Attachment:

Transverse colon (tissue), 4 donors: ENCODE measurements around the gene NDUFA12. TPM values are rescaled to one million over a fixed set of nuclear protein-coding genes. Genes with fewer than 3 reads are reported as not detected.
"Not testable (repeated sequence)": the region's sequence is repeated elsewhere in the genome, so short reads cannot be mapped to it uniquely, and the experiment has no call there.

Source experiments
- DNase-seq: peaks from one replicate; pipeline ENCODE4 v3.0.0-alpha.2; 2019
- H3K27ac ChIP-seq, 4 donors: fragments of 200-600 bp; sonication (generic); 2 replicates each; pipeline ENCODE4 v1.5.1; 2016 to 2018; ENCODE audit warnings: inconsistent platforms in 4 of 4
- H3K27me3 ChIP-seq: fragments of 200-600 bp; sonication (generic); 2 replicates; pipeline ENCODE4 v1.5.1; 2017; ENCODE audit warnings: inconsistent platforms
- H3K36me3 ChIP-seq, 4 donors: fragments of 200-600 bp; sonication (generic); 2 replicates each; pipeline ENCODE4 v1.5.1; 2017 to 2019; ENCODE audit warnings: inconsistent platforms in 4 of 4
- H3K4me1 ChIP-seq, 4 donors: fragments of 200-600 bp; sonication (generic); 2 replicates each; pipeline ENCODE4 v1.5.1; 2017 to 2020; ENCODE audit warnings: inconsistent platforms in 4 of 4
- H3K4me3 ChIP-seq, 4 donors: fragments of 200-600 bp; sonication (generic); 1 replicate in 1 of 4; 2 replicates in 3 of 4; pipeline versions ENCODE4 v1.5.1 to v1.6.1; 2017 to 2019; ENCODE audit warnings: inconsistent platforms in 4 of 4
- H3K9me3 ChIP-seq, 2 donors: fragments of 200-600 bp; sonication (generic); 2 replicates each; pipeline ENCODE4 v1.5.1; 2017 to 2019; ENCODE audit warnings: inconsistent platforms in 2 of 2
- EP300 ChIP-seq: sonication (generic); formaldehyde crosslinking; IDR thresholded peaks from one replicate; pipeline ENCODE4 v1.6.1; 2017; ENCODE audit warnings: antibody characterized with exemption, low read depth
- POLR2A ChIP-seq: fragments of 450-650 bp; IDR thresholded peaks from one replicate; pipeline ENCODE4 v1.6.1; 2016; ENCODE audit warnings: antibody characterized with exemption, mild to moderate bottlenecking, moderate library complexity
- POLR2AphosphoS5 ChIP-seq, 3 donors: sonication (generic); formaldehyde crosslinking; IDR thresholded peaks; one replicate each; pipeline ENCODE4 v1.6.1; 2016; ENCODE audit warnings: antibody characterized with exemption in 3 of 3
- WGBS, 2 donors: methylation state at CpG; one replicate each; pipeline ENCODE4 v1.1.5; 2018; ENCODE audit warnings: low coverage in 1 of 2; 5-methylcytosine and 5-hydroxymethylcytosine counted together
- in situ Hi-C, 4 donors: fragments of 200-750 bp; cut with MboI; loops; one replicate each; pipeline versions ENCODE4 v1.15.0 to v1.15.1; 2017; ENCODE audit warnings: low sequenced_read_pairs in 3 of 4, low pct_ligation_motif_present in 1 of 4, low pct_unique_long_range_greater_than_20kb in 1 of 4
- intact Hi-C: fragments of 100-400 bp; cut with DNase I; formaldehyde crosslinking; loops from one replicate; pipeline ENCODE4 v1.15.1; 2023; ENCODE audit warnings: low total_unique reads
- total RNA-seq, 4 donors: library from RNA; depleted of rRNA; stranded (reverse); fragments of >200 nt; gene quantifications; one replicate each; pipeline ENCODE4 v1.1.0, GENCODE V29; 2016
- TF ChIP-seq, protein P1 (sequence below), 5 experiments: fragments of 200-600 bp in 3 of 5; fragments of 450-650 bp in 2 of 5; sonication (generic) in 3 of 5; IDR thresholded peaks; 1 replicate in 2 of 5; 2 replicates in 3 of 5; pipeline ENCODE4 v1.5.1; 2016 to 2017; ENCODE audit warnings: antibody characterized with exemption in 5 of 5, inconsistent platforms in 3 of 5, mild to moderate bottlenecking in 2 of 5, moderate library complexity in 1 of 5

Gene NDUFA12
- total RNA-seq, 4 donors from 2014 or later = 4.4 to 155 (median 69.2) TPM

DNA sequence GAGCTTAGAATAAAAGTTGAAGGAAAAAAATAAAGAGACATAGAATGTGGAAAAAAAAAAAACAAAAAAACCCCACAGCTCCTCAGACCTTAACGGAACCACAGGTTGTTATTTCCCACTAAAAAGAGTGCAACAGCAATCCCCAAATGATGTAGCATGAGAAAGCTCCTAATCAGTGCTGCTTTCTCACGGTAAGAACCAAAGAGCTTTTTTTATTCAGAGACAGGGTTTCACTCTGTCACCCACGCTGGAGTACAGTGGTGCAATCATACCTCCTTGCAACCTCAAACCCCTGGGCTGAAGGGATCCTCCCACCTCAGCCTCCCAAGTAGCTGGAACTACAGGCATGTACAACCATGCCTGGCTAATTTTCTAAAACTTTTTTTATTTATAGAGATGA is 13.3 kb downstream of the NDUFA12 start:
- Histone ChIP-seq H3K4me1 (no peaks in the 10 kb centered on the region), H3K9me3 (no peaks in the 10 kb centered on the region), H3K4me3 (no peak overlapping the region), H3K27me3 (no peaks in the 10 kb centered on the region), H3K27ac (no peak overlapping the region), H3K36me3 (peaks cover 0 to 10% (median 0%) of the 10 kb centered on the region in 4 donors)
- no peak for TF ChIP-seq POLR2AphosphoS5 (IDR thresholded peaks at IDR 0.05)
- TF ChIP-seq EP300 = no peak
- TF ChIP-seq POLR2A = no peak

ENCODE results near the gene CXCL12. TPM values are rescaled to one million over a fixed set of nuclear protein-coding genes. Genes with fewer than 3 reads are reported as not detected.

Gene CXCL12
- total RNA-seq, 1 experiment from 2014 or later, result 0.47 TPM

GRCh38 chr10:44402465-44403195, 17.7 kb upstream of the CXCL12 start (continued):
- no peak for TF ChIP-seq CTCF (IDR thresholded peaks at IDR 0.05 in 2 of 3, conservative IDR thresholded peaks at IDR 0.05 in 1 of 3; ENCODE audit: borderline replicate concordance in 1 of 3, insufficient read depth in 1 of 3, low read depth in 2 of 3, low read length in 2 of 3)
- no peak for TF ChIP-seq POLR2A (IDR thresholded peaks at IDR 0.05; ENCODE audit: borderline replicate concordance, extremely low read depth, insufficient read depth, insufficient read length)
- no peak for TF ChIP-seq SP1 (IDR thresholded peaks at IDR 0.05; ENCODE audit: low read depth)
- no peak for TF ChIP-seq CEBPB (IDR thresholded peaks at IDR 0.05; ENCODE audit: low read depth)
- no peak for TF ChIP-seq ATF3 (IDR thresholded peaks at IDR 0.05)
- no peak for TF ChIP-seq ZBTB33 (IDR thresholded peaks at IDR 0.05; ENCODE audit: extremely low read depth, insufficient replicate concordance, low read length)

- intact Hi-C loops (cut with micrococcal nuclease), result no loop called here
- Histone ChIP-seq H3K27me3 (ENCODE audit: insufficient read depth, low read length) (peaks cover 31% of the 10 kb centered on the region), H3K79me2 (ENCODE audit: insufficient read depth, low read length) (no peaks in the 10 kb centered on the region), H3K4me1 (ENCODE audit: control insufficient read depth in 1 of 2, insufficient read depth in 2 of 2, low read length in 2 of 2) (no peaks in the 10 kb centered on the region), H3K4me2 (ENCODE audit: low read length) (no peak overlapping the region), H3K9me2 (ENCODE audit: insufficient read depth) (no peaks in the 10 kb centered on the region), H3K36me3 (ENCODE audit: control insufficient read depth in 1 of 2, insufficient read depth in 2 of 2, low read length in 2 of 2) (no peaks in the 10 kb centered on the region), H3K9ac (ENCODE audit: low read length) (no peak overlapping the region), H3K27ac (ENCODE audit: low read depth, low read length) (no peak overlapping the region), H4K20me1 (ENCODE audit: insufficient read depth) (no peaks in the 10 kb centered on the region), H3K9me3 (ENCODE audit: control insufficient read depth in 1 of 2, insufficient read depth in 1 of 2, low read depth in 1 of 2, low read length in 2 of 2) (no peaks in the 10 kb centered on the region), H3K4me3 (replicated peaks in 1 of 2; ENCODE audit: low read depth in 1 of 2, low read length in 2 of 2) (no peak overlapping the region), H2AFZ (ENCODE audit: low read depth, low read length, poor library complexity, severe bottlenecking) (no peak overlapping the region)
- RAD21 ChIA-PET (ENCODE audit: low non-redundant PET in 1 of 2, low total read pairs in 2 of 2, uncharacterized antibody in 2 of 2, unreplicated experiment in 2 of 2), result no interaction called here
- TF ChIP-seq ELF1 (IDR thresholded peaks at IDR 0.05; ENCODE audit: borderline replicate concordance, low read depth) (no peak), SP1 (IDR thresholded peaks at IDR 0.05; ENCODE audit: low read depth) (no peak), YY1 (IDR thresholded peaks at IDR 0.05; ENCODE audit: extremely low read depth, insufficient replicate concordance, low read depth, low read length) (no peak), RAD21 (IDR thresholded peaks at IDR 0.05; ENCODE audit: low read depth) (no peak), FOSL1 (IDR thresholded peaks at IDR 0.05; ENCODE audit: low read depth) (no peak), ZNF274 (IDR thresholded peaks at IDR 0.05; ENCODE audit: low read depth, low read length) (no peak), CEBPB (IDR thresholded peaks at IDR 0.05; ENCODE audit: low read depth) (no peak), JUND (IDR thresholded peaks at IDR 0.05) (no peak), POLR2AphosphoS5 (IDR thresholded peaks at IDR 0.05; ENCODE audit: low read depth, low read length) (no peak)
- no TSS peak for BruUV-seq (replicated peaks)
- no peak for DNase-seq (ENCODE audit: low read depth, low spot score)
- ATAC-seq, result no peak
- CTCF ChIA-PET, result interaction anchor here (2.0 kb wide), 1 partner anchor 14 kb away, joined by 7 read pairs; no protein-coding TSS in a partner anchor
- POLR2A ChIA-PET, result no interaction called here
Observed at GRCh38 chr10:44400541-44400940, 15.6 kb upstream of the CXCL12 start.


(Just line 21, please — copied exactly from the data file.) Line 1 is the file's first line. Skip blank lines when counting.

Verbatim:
DNA sequence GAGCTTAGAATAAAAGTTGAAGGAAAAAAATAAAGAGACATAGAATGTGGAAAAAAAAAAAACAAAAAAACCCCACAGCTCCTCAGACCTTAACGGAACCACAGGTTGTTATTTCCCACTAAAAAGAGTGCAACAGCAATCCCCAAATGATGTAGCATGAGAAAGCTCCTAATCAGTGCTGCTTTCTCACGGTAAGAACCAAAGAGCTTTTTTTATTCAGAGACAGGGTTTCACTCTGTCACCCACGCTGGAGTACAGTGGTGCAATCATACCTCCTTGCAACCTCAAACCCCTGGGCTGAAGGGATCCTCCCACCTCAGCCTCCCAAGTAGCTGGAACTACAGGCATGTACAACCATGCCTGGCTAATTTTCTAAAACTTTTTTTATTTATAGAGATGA is 13.3 kb downstream of the NDUFA12 start: